Bearing Witness against Sin: The Evangelical Birth of the American Social Movement

Bearing Witness against Sin: The Evangelical Birth of the American Social Movement

by Michael P. Young
     
 

During the 1830s the United States experienced a wave of movements for social change over temperance, the abolition of slavery, anti-vice activism, and a host of other moral reforms. Michael Young argues for the first time in Bearing Witness against Sin that together they represented a distinctive new style of mobilization—one that prefigured

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Overview

During the 1830s the United States experienced a wave of movements for social change over temperance, the abolition of slavery, anti-vice activism, and a host of other moral reforms. Michael Young argues for the first time in Bearing Witness against Sin that together they represented a distinctive new style of mobilization—one that prefigured contemporary forms of social protest by underscoring the role of national religious structures and cultural schemas.

 

In this book, Young identifies a new strain of protest that challenged antebellum Americans to take personal responsibility for reforming social problems. In this period activists demanded that social problems like drinking and slaveholding be recognized as national sins unsurpassed in their evil and immorality. This newly awakened consciousness undergirded by a confessional style of protest, seized the American imagination and galvanized thousands of people. Such a phenomenon, Young argues, helps explain the lives of charismatic reformers such as William Lloyd Garrison and the Grimké sisters, among others.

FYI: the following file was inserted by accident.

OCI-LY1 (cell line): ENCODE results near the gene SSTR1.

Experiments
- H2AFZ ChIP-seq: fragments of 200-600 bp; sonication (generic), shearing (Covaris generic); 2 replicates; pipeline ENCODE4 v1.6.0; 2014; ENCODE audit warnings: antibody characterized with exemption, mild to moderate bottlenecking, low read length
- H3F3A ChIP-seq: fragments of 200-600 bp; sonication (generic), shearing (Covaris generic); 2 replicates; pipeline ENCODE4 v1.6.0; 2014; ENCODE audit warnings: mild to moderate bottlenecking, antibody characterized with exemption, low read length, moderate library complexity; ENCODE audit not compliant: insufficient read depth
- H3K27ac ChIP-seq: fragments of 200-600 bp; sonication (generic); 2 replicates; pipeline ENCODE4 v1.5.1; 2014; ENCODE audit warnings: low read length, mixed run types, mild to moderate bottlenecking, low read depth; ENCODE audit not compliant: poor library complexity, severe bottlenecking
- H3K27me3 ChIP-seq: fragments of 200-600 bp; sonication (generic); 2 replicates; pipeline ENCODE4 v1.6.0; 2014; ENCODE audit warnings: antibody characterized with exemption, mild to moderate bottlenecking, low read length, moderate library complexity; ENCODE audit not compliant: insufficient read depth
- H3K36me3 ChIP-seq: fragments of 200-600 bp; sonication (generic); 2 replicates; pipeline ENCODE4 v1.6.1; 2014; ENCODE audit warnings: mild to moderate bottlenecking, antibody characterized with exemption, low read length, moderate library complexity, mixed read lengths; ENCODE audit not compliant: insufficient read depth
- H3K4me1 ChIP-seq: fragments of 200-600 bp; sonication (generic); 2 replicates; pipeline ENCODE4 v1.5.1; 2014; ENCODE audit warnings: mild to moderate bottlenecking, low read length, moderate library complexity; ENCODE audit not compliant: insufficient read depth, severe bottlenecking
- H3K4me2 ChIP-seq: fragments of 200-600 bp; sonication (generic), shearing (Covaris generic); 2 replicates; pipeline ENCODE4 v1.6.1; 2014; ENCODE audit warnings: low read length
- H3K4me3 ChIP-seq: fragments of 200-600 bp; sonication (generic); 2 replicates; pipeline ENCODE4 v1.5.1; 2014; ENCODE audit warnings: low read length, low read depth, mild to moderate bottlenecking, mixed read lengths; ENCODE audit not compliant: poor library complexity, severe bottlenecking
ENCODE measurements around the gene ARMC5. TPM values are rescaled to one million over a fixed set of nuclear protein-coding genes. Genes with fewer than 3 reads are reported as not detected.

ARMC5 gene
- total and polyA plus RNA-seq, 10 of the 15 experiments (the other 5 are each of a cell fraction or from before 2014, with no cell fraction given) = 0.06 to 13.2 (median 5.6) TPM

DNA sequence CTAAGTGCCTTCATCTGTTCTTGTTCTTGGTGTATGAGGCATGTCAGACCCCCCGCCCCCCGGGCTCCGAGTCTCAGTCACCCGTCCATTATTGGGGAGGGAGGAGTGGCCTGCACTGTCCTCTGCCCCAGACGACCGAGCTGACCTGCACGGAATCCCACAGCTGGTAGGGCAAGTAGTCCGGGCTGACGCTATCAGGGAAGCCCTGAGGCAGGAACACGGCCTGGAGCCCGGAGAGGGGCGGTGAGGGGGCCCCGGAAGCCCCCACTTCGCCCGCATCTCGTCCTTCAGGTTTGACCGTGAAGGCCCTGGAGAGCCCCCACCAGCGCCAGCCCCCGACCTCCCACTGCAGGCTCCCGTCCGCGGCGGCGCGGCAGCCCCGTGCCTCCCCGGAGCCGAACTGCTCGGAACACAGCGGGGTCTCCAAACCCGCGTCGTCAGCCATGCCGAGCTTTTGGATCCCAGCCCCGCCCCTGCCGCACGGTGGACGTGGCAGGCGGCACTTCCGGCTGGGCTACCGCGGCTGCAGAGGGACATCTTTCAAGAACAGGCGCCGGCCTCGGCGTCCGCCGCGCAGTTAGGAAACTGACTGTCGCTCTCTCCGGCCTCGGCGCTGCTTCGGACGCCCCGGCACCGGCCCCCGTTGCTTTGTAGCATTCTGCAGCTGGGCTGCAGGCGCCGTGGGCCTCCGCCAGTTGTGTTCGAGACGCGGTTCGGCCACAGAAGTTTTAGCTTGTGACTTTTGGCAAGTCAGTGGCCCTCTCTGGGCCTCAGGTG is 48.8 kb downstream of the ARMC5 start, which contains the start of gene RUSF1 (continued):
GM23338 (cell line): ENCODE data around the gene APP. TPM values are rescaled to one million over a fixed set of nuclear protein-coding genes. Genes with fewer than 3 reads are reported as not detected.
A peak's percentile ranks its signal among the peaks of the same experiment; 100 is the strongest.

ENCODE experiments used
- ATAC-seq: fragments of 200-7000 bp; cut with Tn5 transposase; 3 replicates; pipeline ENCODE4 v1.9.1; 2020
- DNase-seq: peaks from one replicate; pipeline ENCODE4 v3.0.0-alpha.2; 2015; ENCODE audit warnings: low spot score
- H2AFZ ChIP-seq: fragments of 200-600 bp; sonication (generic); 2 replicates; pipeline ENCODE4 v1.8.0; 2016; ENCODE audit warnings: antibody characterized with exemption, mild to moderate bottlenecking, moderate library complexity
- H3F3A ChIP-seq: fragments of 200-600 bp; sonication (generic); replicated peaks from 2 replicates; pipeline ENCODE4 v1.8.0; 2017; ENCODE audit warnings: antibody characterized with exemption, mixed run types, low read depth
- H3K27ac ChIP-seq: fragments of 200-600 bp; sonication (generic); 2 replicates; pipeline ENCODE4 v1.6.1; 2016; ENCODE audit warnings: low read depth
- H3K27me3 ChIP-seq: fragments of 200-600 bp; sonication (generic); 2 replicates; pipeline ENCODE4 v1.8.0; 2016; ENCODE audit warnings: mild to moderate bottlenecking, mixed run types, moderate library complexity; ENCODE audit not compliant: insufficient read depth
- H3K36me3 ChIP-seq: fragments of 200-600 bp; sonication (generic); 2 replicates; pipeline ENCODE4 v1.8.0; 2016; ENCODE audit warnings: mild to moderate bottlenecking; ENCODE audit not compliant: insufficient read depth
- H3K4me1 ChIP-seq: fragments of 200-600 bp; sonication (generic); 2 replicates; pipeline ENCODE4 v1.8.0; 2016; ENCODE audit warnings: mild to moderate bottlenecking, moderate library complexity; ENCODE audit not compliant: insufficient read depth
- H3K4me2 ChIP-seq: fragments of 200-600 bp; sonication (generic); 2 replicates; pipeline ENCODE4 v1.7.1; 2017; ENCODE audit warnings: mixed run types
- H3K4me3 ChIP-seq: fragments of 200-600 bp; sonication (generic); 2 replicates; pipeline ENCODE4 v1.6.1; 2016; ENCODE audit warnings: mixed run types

Marshalling lively historical materials, including letters and life histories of reformers, Bearing Witness against Sin is a revelatory account of how religion lay at the heart of social reform.

 

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Product Details

ISBN-13:
9780226960852
Publisher:
University of Chicago Press
Publication date:
02/01/2007
Pages:
248
Product dimensions:
6.00(w) x 9.00(h) x 0.80(d)

Meet the Author

Michael P. Young is assistant professor of sociology at the University of Texas at Austin.

Table of Contents


List of Illustrations     viii
Acknowledgments     x
Introduction     1
Modern Social Movements and Confessional Projections of the Self     10
Mammon, Church, and State in a Restless America     39
The Benevolent Empire and the Special Sins of the Nation     54
Rise Up and Repent     86
A National Wave of Confessional Protests, 1829-1839     118
"To Bear Witness to the Horrors of the Southern Prison House"     156
Conclusion: "For the Movement and for Myself"     198
Notes     209
Reference List     237
Index     251

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